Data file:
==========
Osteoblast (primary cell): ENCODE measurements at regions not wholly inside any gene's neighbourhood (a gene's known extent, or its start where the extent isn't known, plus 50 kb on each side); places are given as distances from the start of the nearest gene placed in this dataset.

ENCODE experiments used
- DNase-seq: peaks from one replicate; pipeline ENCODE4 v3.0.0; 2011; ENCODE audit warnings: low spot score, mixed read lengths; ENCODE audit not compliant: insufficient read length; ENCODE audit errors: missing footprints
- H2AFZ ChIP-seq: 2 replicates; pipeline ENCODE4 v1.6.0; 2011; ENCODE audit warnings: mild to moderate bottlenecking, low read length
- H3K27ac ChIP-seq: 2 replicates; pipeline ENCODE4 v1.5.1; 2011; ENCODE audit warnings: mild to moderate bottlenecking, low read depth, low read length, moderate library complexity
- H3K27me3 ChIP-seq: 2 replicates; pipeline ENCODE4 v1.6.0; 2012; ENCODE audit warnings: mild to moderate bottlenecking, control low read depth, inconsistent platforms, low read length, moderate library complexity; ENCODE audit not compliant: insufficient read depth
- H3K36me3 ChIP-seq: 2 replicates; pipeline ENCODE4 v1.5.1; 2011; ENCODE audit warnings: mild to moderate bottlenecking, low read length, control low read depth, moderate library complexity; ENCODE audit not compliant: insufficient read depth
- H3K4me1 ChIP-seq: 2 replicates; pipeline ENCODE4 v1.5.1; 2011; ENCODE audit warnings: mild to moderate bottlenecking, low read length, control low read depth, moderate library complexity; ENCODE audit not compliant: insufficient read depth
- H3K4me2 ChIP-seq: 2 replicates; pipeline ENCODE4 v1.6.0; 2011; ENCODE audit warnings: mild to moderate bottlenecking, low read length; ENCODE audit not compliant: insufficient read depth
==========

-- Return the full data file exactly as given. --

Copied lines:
Osteoblast (primary cell): ENCODE measurements at regions not wholly inside any gene's neighbourhood (a gene's known extent, or its start where the extent isn't known, plus 50 kb on each side); places are given as distances from the start of the nearest gene placed in this dataset.

ENCODE experiments used
- DNase-seq: peaks from one replicate; pipeline ENCODE4 v3.0.0; 2011; ENCODE audit warnings: low spot score, mixed read lengths; ENCODE audit not compliant: insufficient read length; ENCODE audit errors: missing footprints
- H2AFZ ChIP-seq: 2 replicates; pipeline ENCODE4 v1.6.0; 2011; ENCODE audit warnings: mild to moderate bottlenecking, low read length
- H3K27ac ChIP-seq: 2 replicates; pipeline ENCODE4 v1.5.1; 2011; ENCODE audit warnings: mild to moderate bottlenecking, low read depth, low read length, moderate library complexity
- H3K27me3 ChIP-seq: 2 replicates; pipeline ENCODE4 v1.6.0; 2012; ENCODE audit warnings: mild to moderate bottlenecking, control low read depth, inconsistent platforms, low read length, moderate library complexity; ENCODE audit not compliant: insufficient read depth
- H3K36me3 ChIP-seq: 2 replicates; pipeline ENCODE4 v1.5.1; 2011; ENCODE audit warnings: mild to moderate bottlenecking, low read length, control low read depth, moderate library complexity; ENCODE audit not compliant: insufficient read depth
- H3K4me1 ChIP-seq: 2 replicates; pipeline ENCODE4 v1.5.1; 2011; ENCODE audit warnings: mild to moderate bottlenecking, low read length, control low read depth, moderate library complexity; ENCODE audit not compliant: insufficient read depth
- H3K4me2 ChIP-seq: 2 replicates; pipeline ENCODE4 v1.6.0; 2011; ENCODE audit warnings: mild to moderate bottlenecking, low read length; ENCODE audit not compliant: insufficient read depth